How to Figure Out If Your Big Idea Is a Viable Business
This story is part one of a five-part series on the best way to launch your own business.
Nearly half of would-be entrepreneurs haven’t gotten their business past the idea phase because they’re not sure where to begin, a 2015 Gallup poll found. Here’s where to start: Put your idea to the test while you’re still collecting a steady paycheck.
Take the measure of the demand
Even a great idea can flop if your target market is saturated. The U.S. Small Business Administration offers a nifty tool called SizeUp that lets you map out where potential customers, competitors, and suppliers are located—and pinpoint areas where there is high demand and little competition.
Say you are looking to open a women’s hair salon. You can use the tool to find out how many similar salons exist in a zip code and the total household expenditures on personal care services in that area—and compare those figures with nearby regions. The U.S. Census Bureau’s Business Builder tool also offers demographic insights to help you choose the right locale for your business.
Curl up with a good report
To get an idea of whether your business has staying power and isn’t simply capitalizing on a trend that’s likely to fizzle out quickly, read up. First check out the free Small Business Snapshots offered by SBDCNet, the National Information Clearinghouse serving the U.S. Small Business Administration. They cover popular niches, from artisan breads to management consulting, looking at current industry conditions, the demographics of the customer base, and industry trends. If free materials don’t tell you enough, many market research firms and trade associations sell reports on niches, which can be very valuable in assessing market conditions. They can run more than $1,000, though.
Go back to school
Barbara Roberts, an entrepreneur in residence at Columbia Business School and a co-author of The Owner’s Journey, a study of closely held businesses, recommends taking the free Lean LaunchPad course at Udacity on how to build a startup. Taught by Silicon Valley entrepreneur Steve Blank, the series of eight classes shows you how to rapidly develop and test ideas and create a prototype in the most efficient way possible.
Meet your future customers
Developing a prototype can be costly—especially if you need to hire a product design firm or a developer. “Don’t go too far too fast without doing your homework on what your customers want and making sure there is not already an easy solution for the problem you’re solving,” says Jack D. Beasley, managing director of the USC/Columbia Technology Incubator and senior program manager at the Office of Economic Engagement at the University of South Carolina.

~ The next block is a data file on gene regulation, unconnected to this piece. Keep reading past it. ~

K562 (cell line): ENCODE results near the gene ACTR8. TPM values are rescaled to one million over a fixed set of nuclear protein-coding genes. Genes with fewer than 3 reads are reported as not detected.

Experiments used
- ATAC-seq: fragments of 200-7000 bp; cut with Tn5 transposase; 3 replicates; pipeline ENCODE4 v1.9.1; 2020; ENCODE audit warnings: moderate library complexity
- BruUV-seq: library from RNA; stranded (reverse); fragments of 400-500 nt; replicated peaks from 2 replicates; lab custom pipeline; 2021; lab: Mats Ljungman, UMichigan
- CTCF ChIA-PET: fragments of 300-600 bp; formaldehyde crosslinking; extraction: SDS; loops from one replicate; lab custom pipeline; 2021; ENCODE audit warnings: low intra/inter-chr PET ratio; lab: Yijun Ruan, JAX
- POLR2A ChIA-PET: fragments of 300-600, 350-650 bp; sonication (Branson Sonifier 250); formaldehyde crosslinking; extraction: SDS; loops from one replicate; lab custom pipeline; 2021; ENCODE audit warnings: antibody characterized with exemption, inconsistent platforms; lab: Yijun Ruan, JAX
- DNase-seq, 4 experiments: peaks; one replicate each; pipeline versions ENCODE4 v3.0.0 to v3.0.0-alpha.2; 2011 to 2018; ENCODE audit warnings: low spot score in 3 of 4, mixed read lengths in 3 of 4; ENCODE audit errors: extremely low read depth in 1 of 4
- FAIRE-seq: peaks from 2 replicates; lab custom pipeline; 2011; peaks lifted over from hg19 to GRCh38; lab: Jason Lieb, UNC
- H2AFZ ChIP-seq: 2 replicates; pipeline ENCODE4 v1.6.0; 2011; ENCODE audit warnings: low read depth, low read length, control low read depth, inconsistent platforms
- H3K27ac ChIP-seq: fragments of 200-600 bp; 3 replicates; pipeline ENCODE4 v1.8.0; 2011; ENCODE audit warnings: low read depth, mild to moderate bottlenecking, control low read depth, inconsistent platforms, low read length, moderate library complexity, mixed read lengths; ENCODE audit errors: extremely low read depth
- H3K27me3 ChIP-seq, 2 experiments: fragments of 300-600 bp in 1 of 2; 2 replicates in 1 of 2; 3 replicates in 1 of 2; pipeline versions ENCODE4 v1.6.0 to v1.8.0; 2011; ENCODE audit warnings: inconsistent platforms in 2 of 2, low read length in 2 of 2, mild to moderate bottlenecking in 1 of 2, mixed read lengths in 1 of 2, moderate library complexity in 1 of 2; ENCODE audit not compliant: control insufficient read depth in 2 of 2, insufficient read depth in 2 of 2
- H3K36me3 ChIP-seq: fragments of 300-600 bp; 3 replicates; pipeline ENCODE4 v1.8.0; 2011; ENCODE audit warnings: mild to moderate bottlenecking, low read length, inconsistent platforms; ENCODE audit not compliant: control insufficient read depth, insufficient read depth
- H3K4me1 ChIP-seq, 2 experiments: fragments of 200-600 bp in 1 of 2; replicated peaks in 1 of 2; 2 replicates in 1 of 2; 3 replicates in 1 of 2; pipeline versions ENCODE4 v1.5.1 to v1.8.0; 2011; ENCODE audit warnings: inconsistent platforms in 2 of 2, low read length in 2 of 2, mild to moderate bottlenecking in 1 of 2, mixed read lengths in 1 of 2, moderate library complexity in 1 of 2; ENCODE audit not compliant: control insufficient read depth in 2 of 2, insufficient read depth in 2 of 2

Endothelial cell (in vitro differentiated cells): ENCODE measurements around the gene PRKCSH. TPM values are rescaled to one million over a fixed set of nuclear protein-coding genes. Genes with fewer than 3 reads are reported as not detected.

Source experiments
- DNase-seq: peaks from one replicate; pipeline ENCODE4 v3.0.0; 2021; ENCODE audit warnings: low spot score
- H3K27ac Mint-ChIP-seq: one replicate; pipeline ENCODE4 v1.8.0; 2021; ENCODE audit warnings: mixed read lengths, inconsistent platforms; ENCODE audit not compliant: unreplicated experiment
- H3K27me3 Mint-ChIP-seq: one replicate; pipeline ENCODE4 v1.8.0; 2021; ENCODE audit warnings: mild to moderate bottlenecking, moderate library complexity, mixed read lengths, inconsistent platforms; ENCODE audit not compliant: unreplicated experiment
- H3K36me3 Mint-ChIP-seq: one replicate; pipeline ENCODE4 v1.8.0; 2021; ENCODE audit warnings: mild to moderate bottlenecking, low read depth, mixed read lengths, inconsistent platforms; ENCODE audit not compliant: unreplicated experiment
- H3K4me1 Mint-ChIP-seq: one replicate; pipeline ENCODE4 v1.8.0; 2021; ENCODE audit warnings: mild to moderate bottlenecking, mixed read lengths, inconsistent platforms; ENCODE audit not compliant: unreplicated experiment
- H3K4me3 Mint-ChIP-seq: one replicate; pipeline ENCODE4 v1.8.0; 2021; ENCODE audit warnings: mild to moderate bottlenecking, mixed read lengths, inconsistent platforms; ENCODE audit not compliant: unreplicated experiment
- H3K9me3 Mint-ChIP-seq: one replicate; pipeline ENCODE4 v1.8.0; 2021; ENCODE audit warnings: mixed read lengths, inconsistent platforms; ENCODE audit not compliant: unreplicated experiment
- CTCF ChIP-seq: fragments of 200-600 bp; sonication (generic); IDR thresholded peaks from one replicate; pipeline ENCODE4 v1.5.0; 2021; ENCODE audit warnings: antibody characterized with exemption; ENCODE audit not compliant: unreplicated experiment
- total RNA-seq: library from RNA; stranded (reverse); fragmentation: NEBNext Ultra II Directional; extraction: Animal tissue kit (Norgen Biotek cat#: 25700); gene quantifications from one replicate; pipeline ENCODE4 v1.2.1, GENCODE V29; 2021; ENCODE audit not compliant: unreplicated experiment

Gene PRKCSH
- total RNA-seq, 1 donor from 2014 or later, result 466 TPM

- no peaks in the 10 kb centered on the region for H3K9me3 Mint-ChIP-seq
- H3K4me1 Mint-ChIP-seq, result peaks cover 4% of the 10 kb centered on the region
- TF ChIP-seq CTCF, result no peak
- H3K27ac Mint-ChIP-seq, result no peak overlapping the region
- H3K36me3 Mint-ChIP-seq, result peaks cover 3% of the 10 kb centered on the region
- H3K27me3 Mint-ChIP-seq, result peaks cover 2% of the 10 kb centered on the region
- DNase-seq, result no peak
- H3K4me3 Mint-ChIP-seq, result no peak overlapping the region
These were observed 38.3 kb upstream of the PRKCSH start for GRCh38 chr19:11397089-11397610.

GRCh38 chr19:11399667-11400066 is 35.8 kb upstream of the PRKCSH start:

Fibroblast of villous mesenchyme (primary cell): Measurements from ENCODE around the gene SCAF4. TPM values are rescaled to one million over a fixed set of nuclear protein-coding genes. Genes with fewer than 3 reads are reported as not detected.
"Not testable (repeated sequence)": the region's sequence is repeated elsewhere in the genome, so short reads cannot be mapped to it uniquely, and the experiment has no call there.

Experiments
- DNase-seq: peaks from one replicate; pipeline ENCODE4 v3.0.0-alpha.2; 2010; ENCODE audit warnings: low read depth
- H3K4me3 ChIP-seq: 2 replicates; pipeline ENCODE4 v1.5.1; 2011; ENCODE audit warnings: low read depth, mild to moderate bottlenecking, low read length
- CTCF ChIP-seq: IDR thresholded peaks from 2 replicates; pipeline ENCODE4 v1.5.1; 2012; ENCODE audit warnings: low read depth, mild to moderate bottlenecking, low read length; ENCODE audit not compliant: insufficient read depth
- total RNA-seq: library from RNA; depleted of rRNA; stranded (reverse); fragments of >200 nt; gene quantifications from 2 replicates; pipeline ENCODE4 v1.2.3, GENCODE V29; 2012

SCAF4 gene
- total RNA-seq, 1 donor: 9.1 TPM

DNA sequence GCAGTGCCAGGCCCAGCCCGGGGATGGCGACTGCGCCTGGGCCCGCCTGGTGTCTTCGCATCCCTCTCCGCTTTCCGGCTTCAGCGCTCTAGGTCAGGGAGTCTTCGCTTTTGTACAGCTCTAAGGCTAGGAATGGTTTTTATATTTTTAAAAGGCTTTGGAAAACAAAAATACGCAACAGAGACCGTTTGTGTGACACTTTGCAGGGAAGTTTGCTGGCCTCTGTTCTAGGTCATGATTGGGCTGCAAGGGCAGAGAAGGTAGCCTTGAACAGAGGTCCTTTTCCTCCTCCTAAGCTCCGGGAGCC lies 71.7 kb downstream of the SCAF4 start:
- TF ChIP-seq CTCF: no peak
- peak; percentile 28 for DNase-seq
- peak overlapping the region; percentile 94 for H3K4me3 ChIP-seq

First simply ask potential customers if your idea sounds appealing. Beasley advises doing in-person surveys of your target audience in a setting where you can find a bunch of them. For instance, if you’ve dreamed up an app to help college students with time management, visit a campus and ask students about the need for your product, what problems they want solved by your app, what technology they already use, and what they might pay. No obvious place to go? Create a free survey on a site like SurveyMonkey and ask friends to share it.
Don’t neglect your day job. But provided moonlighting doesn’t violate any agreements you’ve signed and you aren’t breaking any noncompete clauses, use this time to conduct market research with potential customers. That way you’ll be able to get feedback and make tweaks without putting your finances in jeopardy, says Steve King, partner in Emergent Research, a firm in Lafayette, Calif., that studies the freelance economy. “Generate some customer understanding—and then quit your job,” advises King, whose research shows that entrepreneurs who do this are more successful.
Nurture your network
If you’re branching out within the same industry, your first customers are likely to be your current professional contacts, so build and tap those relationships now, says Gene Zaino, CEO of MBO Partners, a firm in the Washington, D.C., area that provides technology and other services to independent contractors. “The most important equity you have is your network,” he says. You don’t want to burn bridges, though, so don’t poach your employer’s clients or build your business on company time.
Doing customer research on the job is trickier if you’re venturing into a new area. Use time away from work vacations, evenings, weekends—to interview small-business owners in the field, or the bankers and lawyers who serve them. Ask them what gaps exist in the marketplace, says CPA Lou Grassi, who advises many entrepreneurs as CEO and managing partner of Grassi & Co., an accounting firm in the New York City area. That way you can determine if your business is addressing an actual need or pain point. “People will be very candid with you if you interview them,” he says.
Next in this series: How to Decide What Your Business Idea Is Worth